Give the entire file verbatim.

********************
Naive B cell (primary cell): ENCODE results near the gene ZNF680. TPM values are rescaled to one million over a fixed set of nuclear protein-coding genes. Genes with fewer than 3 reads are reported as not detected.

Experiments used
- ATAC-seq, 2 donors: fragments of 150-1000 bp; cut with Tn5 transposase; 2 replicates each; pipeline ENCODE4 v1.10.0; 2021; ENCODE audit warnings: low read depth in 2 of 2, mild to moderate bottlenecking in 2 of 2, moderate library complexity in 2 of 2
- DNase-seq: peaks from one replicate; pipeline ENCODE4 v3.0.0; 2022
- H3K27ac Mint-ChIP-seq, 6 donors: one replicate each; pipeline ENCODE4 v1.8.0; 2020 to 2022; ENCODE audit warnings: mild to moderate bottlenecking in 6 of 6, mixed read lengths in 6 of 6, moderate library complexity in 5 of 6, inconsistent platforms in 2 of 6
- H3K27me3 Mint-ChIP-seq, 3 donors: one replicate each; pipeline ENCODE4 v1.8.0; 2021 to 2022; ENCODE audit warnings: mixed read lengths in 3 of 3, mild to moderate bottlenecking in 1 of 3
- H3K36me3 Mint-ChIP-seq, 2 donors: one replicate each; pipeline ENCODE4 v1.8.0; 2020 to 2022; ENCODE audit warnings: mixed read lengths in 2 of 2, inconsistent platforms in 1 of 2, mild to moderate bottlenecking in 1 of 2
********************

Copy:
Naive B cell (primary cell): ENCODE results near the gene ZNF680. TPM values are rescaled to one million over a fixed set of nuclear protein-coding genes. Genes with fewer than 3 reads are reported as not detected.

Experiments used
- ATAC-seq, 2 donors: fragments of 150-1000 bp; cut with Tn5 transposase; 2 replicates each; pipeline ENCODE4 v1.10.0; 2021; ENCODE audit warnings: low read depth in 2 of 2, mild to moderate bottlenecking in 2 of 2, moderate library complexity in 2 of 2
- DNase-seq: peaks from one replicate; pipeline ENCODE4 v3.0.0; 2022
- H3K27ac Mint-ChIP-seq, 6 donors: one replicate each; pipeline ENCODE4 v1.8.0; 2020 to 2022; ENCODE audit warnings: mild to moderate bottlenecking in 6 of 6, mixed read lengths in 6 of 6, moderate library complexity in 5 of 6, inconsistent platforms in 2 of 6
- H3K27me3 Mint-ChIP-seq, 3 donors: one replicate each; pipeline ENCODE4 v1.8.0; 2021 to 2022; ENCODE audit warnings: mixed read lengths in 3 of 3, mild to moderate bottlenecking in 1 of 3
- H3K36me3 Mint-ChIP-seq, 2 donors: one replicate each; pipeline ENCODE4 v1.8.0; 2020 to 2022; ENCODE audit warnings: mixed read lengths in 2 of 2, inconsistent platforms in 1 of 2, mild to moderate bottlenecking in 1 of 2